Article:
Most influential guitarists.

Benz3ne

Forum GOD!
I'll throw in one of the, perhaps, lesser-known guitarists who I absolutely love for his phrasing and understanding of music theory. Guthrie Govan.

Yes, he plays some ludicrously quick, tappety-tap-tap stuff, but he has a great grasp on making a guitar sound incredible.
 

Nick_S

Forum GOD!
Can't believe no one has mentioned Stevie Ray Vaughan yet, also his brother Jimmie Vaughan is an excellent Blues guitar player, lovely phrasing.
He's certainly a legendary player. His use of strings that you could hang a suspension bridge combined with a dimed amp and a TS9 made for one hell of a powerful tone.

My favourite SRV track features some sublime phrasing with that blistering Strat tone.

 

Francorelli

Forum fella
I recently watched the excellent Keith Richards: Under The Influence documentary on Netflix, and it prompted me to revisit this thread.

The thread has inevitably deviated at times into favourite guitarist lists, which is understandable considering the way music affects everyone personally. I love the way that music is a constant journey of discovery, and indeed a few of the names mentioned in this thread have been new to me.

As a music lover, my own tastes cover a wide range of genres and eras. As a guitarist (mostly electric), my interest focuses more predominantly on guitar-driven music from the mid 1950s onward. The way that both music and guitar playing has evolved during that time continues to fascinate me.

The Keith Richards documentary had an interesting section where he talked about the first US tours with the Stones. Now it’s no secret that The Stones were massively influenced by the original blues guys. Something I hadn’t fully appreciated was the extent that in the early ‘60s, the popularity of The Stones in the US enabled legends like Muddy Waters, Howlin Wolf, and Buddy Guy to gain far more media exposure and reach a wider audience.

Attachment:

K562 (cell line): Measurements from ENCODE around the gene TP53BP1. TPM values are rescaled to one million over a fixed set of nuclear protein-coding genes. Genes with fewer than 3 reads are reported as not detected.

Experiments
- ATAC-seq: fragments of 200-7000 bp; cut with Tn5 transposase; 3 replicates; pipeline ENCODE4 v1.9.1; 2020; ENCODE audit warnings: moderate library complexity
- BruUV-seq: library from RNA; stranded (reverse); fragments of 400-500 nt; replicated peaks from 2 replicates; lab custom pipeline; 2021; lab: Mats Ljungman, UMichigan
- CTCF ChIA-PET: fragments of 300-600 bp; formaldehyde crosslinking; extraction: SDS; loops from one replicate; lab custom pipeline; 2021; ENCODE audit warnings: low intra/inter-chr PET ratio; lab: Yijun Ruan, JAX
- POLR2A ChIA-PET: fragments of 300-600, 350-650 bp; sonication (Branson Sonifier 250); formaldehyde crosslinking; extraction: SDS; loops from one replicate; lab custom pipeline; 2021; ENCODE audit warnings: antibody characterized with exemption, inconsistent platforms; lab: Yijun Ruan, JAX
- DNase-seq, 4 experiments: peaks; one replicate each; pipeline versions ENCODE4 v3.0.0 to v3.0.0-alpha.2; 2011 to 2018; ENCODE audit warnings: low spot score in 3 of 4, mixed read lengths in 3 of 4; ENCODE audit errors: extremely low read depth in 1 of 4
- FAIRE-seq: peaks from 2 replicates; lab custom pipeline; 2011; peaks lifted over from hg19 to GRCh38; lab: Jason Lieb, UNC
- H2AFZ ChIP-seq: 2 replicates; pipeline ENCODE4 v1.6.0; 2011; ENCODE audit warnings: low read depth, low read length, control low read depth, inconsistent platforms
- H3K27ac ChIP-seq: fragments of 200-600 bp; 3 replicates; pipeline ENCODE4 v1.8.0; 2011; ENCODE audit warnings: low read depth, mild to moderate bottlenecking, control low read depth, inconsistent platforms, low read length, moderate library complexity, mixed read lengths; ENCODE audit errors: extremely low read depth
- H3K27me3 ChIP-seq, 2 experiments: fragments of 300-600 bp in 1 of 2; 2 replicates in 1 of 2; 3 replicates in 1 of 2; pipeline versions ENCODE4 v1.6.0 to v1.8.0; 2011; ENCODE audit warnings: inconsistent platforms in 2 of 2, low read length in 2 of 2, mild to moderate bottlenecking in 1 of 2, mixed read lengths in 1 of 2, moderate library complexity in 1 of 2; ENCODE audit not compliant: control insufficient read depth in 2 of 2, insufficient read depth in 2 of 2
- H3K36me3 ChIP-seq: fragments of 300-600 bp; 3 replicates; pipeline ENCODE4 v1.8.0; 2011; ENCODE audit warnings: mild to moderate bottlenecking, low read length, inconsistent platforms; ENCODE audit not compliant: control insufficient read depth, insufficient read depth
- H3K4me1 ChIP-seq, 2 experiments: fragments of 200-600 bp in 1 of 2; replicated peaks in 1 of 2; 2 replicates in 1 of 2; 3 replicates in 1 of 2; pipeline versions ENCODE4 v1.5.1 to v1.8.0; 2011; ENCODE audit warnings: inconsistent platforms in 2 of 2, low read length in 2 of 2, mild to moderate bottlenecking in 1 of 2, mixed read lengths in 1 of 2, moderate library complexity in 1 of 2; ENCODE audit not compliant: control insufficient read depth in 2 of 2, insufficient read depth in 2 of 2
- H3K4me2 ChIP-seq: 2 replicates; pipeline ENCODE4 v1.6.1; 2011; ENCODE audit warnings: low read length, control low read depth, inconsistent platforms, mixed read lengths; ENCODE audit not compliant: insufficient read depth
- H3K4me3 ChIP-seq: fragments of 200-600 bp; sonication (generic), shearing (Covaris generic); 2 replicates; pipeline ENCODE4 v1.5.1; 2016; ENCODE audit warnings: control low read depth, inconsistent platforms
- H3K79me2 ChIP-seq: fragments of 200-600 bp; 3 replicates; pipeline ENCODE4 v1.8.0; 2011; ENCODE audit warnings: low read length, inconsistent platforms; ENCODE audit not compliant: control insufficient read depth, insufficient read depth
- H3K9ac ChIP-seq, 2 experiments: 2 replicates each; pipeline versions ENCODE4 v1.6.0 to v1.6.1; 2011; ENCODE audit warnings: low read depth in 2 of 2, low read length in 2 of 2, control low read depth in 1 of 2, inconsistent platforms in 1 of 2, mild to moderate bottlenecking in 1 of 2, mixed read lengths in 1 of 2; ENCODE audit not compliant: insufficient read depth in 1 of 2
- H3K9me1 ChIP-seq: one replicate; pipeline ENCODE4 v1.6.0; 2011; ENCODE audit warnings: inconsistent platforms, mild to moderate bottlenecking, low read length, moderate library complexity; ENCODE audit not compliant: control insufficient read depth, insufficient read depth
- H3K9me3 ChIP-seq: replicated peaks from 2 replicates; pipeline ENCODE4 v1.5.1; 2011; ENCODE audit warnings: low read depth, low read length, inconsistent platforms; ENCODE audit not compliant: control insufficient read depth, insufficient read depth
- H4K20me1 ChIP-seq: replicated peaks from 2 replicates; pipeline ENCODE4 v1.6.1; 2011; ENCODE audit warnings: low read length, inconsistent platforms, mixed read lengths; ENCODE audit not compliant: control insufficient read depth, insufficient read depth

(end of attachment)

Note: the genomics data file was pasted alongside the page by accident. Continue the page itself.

As Keith said, “we turned America back on to its own music”.
 
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Francorelli

Forum fella
I think one of the finest guitarists in the world and one who is looked over by many rather unfairly in my opinion is Alex Lifeson from Rush. Although I have been into Soul music most of my life I have a soft spot for Rush and have all of their albums.
Many guitarists (self included) have learned the opening riff to Spirit Of Radio.

I also spent a fair amount of time attempting to learn La Villa Strangiato. Oddly, listening to it now, sections of it remind me of early Jethro Tull. It was the '70s man.
 

Francorelli

Forum fella
Trying to stick to influential as opposed to those I like the best.

Jimi Hendrix - Show me a guitarist who hasn't tried to play like Jimi.

Les Paul - He is credited with so many firsts and innovations, both for the guitar itself as well as playing it that he has to be on this list.

Eddie Van Halen - Sure, there is Vai, Satriani and others who all have very similar sounds but all of them came after Eddie. He's the one who influenced these guys who came after him and who then took it to the next level. I actually prefer Vai over Van Halen. I agree with the comments about his first album Flex-able which could almost pass for a Zappa album. But Eddie did it first. That's influence.

Jimmy Page - I'll actually say that I don't think he is one of the greatest of all time, but his timing and the massive popularity of the band helped him to influence tons of young guitar players. I'm not a guitarist. I'm a drummer. But my teenage band played tons of Zeppelin. That's influence.